Vail Colorado Backcountry, Telemark Skiing

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Backcountry Skiing

Cure the lift line blues with a trip into the Vail backcountry where hair-raising chutes and glorious glades await the intrepid off-piste Vail skier.

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Providers These companies can get you there

  • Take a snowcat tour of Vail Pass. Guides minimize the avalanche danger and whisk skiers to the best powder stashes.
  • Winter permits available through the White River National Forest are required for parking on Vail Pass.
  • Three backcountry huts known collectively as Shrine Mountain Inn are easily accessed from Vail Pass.
  • The East Vail Chutes should only be attempted with someone who has extensive experience skiing the area.

Where to go Backcountry Skiing:

  • Vail Pass
    Vail Pass backcountry skiing has incredibly varied terrain for all abilities. Hit the ridge early, heading south-southwest and pick a fall line, any fall line.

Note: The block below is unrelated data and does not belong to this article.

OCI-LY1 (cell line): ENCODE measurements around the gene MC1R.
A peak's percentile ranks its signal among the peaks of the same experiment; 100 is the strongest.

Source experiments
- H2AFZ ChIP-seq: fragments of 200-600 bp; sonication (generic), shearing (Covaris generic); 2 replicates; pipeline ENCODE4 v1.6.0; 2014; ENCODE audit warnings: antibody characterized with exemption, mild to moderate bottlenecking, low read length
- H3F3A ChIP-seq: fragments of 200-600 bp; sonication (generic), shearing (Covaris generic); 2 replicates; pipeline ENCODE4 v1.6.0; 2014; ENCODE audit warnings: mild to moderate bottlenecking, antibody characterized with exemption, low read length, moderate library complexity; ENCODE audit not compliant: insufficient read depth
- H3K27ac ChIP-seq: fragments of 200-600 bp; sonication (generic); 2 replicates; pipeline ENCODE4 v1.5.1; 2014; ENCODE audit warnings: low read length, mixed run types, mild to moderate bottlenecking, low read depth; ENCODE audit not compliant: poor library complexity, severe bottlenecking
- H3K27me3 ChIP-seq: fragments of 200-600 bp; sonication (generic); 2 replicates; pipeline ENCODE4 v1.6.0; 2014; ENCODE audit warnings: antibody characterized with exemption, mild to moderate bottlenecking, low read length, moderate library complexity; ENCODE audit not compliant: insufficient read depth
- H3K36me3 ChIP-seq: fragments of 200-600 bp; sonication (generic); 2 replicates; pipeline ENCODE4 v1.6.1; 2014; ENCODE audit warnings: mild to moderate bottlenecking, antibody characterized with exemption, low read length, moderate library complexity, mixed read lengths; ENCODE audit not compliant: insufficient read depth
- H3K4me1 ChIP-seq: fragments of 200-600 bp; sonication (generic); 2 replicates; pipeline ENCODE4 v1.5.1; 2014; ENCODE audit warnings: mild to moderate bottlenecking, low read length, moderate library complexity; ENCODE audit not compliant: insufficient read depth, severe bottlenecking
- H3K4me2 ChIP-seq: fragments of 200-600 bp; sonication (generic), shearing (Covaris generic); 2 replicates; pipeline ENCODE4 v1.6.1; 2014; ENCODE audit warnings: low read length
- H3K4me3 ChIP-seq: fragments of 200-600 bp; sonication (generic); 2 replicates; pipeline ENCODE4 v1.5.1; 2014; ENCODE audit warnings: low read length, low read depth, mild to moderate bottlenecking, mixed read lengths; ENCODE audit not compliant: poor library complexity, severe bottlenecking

• East Vail Chutes
    Accessed from the resort's eastern boundary, these advanced chutes are must-dos for the hardcore backcountry skier.
  • Minturn Mile
    Great for first-time backcountry skiers, exit the resort's western boundary for this mellow, heavily gladed run. When the snowpack is deepest, you'll arrive within a few hundred yards of Minturn's favorite watering hole ready to toast the day!
  • Hit the Huts
    Vail backcountry skiing gets no better than a hut trip. Ski free all day and stay warm and cozy at night.

Snow Conditions

Check conditions with the Colorado Avalanche Information Center. The most-stable snowpack generally occurs in late April through May.

Guide Knowledge

Vail backcountry ski guides know the ins and outs of the best backcountry runs.

Pack Avy Gear

And know how to use it! At minimum bring a shovel, probe and beacon.

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Other Backcountry Skiing Resources

Berthoud Pass Skiing

The lifts are closed, but you can still ski Berthoud Pass.